United States
v.
Perez

UNITED STATES DISTRICT COURT FOR THE DISTRICT OF NEW MEXICODec 15, 2014
NO. 2:13-cr-03695 RB (D.N.M. Dec. 15, 2014)

NO. 2:13-cr-03695 RB

12-15-2014

UNITED STATES OF AMERICA, Plaintiff, v. ANTHONY PEREZ, Defendant.


MEMORANDUM OPINION AND ORDER

This matter is before the Court on Defendant Anthony Perez's Motion to Withdraw Guilty Plea. (Doc. 100). The Government opposes this motion. (Doc. 108). The Court held an evidentiary hearing on December 10, 2014. Having carefully considered the submissions of counsel, and relevant law, the Court denies this motion.

I. Factual Background and Procedural History

In June 2013, Las Cruces Metro Narcotics Agent Ernesto DiMatteo received information that Co-Defendant Matthew Pena was trafficking methamphetamine. (Tr. 63). Acting in his undercover capacity, Agent DiMatteo purchased a sample of methamphetamine from Mr. Pena's girlfriend, Co-Defendant Rebecca Torres. (Tr. 64). When Agent DiMatteo asked to purchase two to three ounces of methamphetamine, Agent DiMatteo was told he needed to go to Deming, New Mexico and meet Mr. Pena in person. (Id.)

The Court finds the testimony of Agent DiMatteo to be fully credible.

On July 3, 2013, Agent DiMatteo went to Deming and called Mr. Pena. (Tr. 65). Mr. Pena instructed him to meet him at the Blake's Lotaburger. (Id.) Several FBI and Las Cruces Metro Narcotics Agents set up surveillance for the meeting. (Tr. 66). At about 1:00 p.m., Agent DiMatteo arrived at Blake's Lotaburger and waited in the parking lot. (Tr. 68). While he was waiting, Agent DiMatteo noticed a black-over-tan Tahoe, with oversized wheels and tires. (Id.) The passenger and driver windows were rolled down and Agent DiMatteo observed that the Tahoe was occupied by two men. (Id.) Co-Defendant Robert Snow was the registered owner of the Tahoe. (Id.)

After about forty-five minutes, the Tahoe pulled up next to Agent DiMatteo. (Tr. 69). Mr. Perez, the right front passenger, instructed Agent DiMatteo to follow them to a park. (Tr. 70). Agent DiMatteo refused. (Id.) Mr. Snow and Mr. Perez left the parking lot, drove around the area, and pulled up to a surveillance vehicle. (Tr. 71). An agent in the surveillance vehicle photographed Mr. Perez. (Government's Exhibit 4). Agents took a number of photographs depicting Mr. Perez and Mr. Snow in the Tahoe. (Id.)

Shortly thereafter, the Tahoe returned. (Tr. 72). Mr. Snow was driving, Mr. Perez was in the right front passenger seat, and Mr. Pena was in the back seat. (Id.) Mr. Pena told Agent DiMatteo to get into the truck. (Id.) Agent DiMatteo refused and opened the backdoor. (Id.) Mr. Snow and Mr. Perez turned toward the backseat and Mr. Pena pulled a large plastic bag from his pants. (Tr. 73). Agent DiMatteo saw that the bag contained a white crystalline substance consistent with methamphetamine. (Tr. 75). Mr. Perez and Mr. Snow appeared to observe Mr. Pena's actions as they were only a few feet away from Mr. Pena. (Id.) Agent DiMatteo refused to go with them and suggested that Mr. Pena come with Agent DiMatteo. (Id.) Mr. Pena agreed and got into Agent DiMatteo's vehicle. (Tr. 75).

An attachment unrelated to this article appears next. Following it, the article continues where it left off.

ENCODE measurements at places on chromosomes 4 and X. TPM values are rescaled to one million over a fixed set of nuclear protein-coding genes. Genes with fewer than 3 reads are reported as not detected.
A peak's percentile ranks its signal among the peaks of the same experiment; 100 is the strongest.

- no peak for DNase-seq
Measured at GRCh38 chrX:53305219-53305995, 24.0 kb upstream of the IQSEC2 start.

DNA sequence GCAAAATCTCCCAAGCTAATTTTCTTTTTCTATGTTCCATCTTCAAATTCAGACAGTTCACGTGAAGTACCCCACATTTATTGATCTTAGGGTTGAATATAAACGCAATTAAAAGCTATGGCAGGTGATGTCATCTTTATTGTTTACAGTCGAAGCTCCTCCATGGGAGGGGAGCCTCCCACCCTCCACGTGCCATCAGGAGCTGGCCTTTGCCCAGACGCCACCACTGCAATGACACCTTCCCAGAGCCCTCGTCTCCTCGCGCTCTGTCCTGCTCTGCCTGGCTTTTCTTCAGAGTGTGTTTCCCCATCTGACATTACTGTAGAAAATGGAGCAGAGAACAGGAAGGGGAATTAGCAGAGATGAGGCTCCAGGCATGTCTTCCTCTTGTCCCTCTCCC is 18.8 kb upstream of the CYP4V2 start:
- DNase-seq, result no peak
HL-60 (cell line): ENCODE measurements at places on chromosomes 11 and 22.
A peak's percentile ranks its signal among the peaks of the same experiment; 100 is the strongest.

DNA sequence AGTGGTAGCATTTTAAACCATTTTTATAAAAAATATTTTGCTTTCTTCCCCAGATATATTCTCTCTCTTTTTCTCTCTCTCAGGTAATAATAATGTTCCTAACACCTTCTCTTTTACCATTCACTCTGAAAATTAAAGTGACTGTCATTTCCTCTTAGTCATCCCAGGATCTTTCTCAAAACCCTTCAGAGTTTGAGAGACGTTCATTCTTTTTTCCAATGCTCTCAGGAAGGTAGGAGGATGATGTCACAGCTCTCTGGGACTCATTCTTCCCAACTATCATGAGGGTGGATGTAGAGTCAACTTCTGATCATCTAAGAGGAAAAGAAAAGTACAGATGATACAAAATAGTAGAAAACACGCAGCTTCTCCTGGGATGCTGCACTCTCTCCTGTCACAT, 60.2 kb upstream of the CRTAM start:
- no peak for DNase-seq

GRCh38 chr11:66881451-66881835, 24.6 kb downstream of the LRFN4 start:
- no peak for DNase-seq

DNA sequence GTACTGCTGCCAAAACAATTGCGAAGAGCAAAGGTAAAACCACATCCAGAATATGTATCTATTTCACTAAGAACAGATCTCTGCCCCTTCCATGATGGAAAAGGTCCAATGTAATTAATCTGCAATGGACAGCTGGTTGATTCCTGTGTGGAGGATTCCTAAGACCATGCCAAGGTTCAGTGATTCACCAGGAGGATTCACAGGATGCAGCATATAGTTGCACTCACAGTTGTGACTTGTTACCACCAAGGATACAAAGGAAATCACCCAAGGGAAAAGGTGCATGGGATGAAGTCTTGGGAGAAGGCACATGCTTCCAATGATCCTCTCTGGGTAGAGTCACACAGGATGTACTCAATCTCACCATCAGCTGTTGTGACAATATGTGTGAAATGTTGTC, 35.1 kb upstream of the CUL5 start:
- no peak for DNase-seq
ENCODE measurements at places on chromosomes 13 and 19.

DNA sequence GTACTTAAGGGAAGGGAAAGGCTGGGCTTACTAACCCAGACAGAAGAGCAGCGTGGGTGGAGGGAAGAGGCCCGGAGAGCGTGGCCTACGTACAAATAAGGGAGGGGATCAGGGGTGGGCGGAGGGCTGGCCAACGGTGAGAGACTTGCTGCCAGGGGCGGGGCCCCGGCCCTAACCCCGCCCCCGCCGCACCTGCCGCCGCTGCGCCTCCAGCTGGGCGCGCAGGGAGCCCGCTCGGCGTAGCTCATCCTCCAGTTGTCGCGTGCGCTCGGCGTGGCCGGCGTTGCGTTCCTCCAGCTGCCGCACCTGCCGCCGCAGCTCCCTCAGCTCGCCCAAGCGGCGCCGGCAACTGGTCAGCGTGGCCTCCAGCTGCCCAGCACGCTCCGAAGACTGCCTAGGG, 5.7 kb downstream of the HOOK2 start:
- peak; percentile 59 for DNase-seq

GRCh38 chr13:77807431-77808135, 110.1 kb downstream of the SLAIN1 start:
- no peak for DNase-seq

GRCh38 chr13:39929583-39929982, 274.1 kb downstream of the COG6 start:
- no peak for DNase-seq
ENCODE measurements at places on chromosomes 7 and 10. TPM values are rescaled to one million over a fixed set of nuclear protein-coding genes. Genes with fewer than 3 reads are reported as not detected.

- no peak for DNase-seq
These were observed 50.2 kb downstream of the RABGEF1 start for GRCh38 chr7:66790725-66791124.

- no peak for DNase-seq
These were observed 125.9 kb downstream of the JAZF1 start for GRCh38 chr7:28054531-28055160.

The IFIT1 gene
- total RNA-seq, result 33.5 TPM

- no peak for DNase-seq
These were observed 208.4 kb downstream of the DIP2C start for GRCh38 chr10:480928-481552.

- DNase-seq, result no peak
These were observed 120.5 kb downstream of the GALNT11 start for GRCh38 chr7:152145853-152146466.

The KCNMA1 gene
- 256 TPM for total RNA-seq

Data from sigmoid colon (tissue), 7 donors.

Agent DiMatteo drove across the street, negotiated with Mr. Pena, and purchased the methamphetamine for $1,800. (Tr. 76). During the sale, Agent DiMatteo saw the Tahoe in the area. (Id.) After Agent DiMatteo dropped Mr. Pena off on the next block, Agent DiMatteo saw Mr. Snow and Mr. Perez pick up Mr. Pena in the Tahoe. (Tr. 77). Agent DiMatteo made an audio recording of his conversation with Mr. Pena, during which Mr. Pena did not mention Mr. Perez. (Doc. 80; 102).

On November 13, 2013, the Indictment charged: (1) Mr. Pena and Ms. Torres with distribution of methamphetamine and aiding and abetting on June 18, 2013, in violation of 21 U.S.C. §§ 841(a)(1) and (b)(1)(C) and 18 U.S.C. §2 (Count 1); and (2) Mr. Perez, Mr. Pena, and Mr. Snow with distribution of 5 grams and more of methamphetamine on July 3, 2013, in violation of 21 U.S.C. §§ 841(a)(1) and (b)(1)(B) and 18 U.S.C. § 2 (Count 2). (Doc. 2). On January 3, 2014, Robert Snow passed away and the charges against him were dismissed. (Docs. 25 and 44).

On February 20, 2014, Pedro Pineda was appointed to represent Mr. Perez. (Doc. 50). At the evidentiary hearing, Mr. Pineda testified that Mr. Perez was a difficult client but they worked through their differences. (Id.) Mr. Pineda met with Mr. Perez on February 21, 2014 and discussed the Indictment, possible penalties, and possible guideline range. (Defendant Exhibit A.) On March 4, 2014, Mr. Pineda met with Mr. Perez to review the Government's disclosures and discuss a continuance of trial. (Id.) Mr. Pineda gave Mr. Perez copies of the relevant discovery and reviewed the discovery with him. (Tr. 5). On April 7, 2014, Mr. Pineda met with Mr. Perez to discuss a plea versus trial. (Id.) On April 9, 2014, the Court set the trial for May 19, 2014. (Doc. 65). On April 18, 2014, Co-Defendant Rebecca Torres pleaded guilty pursuant to a plea agreement. (Doc. 68).

The Court finds the testimony of Mr. Pineda to be fully credible.

On April 18, 2014, Mr. Pineda met with Mr. Perez to discuss the options of a plea agreement and a plea to the Indictment. (Defendant Exhibit A). At this meeting, Mr. Perez agreed to stipulate to the admissibility of the testimony of the Government's expert witness. (Tr. 23). On April 22, 2014, Mr. Pineda met with Mr. Perez who stated that he had chosen to go to trial. (Defendant Exhibit A). Mr. Perez testified at the evidentiary hearing that Mr. Pena had relayed messages to Mr. Perez that Mr. Perez was innocent. (Tr. 44-45).

The Court finds that Mr. Perez's testimony is not credible. --------